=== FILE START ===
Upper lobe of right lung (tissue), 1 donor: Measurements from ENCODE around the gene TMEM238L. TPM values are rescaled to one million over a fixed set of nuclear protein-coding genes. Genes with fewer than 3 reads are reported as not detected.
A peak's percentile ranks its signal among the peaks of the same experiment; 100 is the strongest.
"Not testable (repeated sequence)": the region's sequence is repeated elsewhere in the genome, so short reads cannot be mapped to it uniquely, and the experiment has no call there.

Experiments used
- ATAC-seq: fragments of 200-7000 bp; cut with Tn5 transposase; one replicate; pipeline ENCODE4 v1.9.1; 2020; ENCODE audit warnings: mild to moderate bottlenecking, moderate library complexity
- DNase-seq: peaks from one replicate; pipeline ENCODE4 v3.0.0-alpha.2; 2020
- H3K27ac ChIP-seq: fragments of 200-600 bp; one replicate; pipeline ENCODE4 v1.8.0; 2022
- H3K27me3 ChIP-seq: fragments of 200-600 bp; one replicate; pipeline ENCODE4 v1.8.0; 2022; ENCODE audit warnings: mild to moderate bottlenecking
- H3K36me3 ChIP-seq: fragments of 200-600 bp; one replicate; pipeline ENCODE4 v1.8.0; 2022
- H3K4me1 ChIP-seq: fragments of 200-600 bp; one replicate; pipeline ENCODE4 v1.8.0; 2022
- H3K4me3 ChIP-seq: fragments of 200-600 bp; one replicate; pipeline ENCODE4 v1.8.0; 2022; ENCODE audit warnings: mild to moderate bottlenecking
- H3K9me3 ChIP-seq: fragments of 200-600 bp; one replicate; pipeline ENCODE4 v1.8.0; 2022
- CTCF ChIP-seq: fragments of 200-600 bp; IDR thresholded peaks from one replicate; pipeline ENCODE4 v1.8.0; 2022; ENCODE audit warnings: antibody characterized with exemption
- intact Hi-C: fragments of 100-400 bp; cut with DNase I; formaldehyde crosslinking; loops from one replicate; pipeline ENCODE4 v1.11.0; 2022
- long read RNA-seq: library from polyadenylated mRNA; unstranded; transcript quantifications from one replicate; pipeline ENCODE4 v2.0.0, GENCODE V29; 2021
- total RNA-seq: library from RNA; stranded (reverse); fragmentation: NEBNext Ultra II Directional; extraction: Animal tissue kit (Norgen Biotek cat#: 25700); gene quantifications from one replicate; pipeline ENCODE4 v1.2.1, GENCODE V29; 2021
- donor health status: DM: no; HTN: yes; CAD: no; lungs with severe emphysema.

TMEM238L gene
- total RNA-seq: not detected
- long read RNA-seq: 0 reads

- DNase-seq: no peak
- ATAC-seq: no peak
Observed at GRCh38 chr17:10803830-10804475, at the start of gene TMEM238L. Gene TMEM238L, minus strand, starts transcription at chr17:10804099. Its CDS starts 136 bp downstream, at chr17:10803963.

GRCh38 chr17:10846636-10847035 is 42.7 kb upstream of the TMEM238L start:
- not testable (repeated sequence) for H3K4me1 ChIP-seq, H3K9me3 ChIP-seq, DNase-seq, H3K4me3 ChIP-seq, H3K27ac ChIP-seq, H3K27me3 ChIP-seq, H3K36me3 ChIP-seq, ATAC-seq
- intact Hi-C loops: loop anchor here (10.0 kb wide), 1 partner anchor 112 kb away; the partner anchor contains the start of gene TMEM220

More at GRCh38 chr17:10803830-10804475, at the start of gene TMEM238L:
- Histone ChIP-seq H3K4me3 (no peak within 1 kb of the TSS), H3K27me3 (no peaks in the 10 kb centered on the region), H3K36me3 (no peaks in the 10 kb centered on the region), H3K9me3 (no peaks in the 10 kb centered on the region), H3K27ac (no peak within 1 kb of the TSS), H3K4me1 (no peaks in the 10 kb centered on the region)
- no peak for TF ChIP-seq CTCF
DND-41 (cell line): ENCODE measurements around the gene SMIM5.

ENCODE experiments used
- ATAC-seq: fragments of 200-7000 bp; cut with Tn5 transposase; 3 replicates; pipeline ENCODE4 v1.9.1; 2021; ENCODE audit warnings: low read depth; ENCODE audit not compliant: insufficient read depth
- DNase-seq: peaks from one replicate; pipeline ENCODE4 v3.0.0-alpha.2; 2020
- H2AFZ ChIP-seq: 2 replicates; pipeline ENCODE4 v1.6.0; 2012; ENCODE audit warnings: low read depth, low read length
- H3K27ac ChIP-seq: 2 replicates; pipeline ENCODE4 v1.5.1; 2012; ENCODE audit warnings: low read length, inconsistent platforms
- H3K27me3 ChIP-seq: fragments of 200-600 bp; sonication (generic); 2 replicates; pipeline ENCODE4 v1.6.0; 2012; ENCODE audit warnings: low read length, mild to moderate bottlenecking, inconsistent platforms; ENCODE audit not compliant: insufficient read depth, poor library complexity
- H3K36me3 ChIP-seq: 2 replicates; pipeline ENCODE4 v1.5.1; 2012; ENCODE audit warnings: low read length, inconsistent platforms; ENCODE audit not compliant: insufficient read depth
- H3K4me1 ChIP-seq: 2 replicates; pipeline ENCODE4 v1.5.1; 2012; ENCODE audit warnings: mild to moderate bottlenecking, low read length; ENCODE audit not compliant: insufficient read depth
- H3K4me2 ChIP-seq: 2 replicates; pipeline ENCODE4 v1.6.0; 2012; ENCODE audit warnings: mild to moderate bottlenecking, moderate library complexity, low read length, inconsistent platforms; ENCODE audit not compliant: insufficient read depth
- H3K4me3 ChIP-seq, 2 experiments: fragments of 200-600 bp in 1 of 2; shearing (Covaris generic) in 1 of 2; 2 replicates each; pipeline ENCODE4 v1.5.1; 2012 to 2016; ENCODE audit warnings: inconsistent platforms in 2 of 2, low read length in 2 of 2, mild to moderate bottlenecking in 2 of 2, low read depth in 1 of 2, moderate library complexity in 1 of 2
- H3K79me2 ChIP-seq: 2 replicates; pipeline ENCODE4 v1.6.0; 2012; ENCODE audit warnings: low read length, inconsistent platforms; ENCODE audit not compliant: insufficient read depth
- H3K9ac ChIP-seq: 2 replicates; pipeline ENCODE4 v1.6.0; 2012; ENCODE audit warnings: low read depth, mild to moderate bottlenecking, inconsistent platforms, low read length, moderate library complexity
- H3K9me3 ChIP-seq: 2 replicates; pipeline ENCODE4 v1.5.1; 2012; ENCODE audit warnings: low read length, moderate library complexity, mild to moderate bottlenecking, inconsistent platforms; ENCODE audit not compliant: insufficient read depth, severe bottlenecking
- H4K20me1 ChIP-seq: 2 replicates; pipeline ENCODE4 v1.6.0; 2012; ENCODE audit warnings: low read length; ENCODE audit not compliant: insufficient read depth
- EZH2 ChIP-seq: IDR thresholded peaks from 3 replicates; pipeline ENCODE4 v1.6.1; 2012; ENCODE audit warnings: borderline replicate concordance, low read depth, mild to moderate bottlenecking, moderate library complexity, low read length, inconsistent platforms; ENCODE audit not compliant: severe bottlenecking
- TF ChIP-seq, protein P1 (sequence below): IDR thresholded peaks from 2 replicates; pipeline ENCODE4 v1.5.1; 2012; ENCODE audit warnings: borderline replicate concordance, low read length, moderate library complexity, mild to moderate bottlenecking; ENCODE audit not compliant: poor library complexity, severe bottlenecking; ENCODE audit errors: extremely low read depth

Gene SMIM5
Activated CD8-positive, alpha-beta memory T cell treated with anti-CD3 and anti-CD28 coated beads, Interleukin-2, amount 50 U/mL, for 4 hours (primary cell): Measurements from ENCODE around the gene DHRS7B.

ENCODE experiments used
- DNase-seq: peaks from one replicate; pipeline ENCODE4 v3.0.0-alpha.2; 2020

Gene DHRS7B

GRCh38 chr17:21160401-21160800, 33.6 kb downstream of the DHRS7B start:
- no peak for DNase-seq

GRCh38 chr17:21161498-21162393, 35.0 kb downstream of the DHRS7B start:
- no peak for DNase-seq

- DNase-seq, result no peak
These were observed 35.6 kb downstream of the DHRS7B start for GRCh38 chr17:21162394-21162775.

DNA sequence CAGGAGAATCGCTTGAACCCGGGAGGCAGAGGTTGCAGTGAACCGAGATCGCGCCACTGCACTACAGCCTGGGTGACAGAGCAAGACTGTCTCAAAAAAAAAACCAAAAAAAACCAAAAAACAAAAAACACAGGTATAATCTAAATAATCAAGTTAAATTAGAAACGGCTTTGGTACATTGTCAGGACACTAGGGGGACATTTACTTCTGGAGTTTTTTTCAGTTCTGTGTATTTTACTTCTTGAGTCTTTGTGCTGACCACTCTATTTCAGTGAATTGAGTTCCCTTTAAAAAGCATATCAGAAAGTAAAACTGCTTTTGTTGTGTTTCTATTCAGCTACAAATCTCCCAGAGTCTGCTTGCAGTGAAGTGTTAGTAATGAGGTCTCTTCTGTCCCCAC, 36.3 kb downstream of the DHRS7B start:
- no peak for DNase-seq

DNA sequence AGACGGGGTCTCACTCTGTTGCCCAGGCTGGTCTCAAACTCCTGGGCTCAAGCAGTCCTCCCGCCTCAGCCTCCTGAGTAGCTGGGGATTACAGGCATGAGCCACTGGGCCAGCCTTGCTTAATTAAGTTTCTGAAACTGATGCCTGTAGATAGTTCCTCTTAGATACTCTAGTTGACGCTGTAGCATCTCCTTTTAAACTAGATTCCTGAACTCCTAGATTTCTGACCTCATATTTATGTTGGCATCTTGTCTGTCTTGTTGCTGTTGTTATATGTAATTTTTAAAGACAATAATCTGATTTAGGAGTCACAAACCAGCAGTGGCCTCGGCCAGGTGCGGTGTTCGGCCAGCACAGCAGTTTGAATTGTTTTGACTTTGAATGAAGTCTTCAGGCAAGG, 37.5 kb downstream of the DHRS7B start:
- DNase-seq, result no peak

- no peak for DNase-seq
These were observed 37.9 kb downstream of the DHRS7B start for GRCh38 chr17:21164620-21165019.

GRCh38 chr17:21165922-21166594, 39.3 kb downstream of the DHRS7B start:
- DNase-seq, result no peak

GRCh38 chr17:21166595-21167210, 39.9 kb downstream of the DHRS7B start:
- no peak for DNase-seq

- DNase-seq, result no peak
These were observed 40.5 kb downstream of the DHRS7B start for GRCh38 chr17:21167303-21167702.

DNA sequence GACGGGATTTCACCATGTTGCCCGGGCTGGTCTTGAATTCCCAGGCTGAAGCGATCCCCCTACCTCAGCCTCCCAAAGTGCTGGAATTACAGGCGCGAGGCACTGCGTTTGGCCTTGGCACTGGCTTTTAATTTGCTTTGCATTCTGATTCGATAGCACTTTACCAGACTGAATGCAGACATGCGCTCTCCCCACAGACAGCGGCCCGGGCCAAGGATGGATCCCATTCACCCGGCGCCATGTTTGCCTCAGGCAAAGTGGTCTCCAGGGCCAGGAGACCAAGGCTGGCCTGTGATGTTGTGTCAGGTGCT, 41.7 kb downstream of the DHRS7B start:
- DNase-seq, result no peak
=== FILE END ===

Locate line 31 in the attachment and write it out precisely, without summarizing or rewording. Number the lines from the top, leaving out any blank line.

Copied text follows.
ENCODE experiments used